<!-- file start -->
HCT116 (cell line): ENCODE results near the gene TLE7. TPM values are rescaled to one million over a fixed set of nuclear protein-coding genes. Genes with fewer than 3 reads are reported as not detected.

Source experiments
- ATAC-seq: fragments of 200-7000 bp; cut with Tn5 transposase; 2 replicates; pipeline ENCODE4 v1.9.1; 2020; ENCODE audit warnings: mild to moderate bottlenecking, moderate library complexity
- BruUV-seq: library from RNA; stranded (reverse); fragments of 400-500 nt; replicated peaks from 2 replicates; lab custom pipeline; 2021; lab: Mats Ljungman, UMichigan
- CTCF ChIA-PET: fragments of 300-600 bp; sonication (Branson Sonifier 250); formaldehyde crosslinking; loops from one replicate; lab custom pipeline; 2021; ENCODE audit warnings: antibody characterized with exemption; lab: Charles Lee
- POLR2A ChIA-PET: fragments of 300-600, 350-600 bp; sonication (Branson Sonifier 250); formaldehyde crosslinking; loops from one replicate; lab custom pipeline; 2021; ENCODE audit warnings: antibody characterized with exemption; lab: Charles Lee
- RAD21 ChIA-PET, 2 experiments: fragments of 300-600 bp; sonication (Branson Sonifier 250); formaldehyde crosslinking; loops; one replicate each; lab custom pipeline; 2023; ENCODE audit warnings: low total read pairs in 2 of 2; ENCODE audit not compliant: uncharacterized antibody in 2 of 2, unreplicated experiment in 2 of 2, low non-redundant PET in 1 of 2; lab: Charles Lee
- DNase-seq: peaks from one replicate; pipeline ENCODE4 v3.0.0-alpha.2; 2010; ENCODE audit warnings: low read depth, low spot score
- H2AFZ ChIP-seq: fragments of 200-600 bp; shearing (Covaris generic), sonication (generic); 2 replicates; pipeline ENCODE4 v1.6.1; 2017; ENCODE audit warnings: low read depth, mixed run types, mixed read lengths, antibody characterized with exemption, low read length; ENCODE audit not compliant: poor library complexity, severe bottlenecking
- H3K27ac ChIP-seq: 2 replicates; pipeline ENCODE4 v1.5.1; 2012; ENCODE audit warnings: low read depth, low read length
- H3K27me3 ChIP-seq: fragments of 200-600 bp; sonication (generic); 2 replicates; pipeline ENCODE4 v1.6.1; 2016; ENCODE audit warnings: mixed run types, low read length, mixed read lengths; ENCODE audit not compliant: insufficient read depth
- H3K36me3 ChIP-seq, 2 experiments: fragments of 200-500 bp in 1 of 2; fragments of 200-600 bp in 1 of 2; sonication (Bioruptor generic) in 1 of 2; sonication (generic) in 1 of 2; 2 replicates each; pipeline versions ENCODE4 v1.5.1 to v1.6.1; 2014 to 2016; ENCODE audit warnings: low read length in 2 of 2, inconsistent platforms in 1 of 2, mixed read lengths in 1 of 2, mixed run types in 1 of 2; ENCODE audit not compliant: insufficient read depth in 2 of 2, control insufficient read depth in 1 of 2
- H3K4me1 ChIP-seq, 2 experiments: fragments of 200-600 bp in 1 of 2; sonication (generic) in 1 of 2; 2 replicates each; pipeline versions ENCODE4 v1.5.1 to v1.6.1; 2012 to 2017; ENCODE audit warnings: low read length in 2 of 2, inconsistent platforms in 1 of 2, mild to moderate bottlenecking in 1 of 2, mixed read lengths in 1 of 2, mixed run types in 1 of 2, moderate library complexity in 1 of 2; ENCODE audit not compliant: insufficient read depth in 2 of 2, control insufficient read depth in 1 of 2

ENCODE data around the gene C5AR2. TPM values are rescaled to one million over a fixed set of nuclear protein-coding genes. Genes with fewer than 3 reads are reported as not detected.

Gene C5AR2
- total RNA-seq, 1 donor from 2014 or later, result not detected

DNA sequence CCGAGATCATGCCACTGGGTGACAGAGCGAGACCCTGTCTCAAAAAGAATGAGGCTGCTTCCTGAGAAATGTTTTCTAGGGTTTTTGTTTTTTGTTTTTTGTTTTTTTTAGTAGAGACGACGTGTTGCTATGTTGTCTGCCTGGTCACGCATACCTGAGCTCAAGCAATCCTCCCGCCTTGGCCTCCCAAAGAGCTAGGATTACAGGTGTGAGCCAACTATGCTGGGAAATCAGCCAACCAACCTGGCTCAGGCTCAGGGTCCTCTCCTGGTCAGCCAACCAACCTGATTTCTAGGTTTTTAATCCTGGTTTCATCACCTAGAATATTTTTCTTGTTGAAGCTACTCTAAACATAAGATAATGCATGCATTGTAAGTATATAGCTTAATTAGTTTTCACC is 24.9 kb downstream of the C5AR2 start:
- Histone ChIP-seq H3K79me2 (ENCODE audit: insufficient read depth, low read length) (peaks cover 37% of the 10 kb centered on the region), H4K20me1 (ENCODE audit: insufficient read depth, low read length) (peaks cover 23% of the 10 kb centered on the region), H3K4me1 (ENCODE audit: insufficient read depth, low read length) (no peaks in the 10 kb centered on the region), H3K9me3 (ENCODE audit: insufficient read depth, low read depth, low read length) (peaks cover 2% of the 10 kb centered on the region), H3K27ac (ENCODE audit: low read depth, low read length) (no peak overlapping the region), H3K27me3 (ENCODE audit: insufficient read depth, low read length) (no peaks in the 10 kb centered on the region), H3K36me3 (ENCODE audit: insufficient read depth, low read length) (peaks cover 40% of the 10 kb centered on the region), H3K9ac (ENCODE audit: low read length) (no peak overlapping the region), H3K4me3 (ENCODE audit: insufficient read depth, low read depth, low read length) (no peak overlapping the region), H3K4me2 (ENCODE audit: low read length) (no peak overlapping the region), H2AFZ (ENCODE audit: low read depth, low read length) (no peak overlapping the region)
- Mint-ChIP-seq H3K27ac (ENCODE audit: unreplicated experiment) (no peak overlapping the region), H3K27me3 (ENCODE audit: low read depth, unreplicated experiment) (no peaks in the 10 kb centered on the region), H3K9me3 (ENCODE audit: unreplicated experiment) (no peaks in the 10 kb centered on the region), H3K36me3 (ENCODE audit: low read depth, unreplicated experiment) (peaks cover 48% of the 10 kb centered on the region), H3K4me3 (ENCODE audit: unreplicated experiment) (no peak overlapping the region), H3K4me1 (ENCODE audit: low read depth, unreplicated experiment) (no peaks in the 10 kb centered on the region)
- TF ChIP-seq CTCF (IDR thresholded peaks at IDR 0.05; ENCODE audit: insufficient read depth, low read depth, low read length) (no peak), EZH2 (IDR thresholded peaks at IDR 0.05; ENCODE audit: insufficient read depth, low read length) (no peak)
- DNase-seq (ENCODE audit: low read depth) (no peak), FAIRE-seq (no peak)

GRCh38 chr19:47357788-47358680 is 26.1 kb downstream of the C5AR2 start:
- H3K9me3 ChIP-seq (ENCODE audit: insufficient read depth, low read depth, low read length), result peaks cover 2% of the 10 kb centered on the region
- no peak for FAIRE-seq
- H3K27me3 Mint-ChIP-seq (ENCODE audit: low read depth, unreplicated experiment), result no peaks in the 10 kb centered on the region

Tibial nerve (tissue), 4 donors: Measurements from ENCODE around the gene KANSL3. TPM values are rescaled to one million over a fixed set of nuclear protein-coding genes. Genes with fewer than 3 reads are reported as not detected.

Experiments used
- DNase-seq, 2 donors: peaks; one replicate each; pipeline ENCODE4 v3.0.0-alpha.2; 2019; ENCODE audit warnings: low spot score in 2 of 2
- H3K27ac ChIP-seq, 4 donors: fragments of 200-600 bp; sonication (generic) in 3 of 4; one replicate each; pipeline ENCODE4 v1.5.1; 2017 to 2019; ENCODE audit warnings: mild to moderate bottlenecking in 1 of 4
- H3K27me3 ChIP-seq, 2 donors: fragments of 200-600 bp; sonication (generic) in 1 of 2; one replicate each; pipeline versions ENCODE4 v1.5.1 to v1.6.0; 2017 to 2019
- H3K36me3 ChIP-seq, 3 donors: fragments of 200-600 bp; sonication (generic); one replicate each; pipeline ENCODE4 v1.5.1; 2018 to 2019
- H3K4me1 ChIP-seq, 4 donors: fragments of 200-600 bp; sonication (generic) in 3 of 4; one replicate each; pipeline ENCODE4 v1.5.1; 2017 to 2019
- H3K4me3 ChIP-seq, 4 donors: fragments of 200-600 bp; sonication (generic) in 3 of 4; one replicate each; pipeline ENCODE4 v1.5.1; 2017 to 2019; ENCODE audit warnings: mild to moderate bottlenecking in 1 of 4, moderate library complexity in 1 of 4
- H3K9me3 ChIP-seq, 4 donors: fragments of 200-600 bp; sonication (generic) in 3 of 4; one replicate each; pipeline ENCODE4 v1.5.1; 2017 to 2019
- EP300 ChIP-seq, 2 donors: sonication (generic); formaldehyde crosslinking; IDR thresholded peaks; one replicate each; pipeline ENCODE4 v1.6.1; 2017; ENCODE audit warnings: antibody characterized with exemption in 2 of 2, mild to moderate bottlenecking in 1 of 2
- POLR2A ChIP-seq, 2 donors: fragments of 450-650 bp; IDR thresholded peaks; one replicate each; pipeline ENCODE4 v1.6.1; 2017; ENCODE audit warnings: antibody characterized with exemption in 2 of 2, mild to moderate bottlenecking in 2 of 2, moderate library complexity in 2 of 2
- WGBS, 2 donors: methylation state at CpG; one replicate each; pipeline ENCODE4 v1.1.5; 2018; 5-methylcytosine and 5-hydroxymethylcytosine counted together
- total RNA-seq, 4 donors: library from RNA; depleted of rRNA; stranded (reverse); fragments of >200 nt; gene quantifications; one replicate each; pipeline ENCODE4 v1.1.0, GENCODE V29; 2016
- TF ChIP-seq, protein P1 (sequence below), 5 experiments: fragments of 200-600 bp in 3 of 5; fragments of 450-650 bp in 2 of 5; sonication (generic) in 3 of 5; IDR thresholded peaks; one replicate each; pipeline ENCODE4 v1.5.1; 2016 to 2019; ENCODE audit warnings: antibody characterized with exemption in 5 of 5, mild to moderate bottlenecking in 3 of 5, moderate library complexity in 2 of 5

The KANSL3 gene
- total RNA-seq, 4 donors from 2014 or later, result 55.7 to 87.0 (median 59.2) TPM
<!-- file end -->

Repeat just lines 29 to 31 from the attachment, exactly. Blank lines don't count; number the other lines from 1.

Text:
- H3K27ac ChIP-seq, 4 donors: fragments of 200-600 bp; sonication (generic) in 3 of 4; one replicate each; pipeline ENCODE4 v1.5.1; 2017 to 2019; ENCODE audit warnings: mild to moderate bottlenecking in 1 of 4
- H3K27me3 ChIP-seq, 2 donors: fragments of 200-600 bp; sonication (generic) in 1 of 2; one replicate each; pipeline versions ENCODE4 v1.5.1 to v1.6.0; 2017 to 2019
- H3K36me3 ChIP-seq, 3 donors: fragments of 200-600 bp; sonication (generic); one replicate each; pipeline ENCODE4 v1.5.1; 2018 to 2019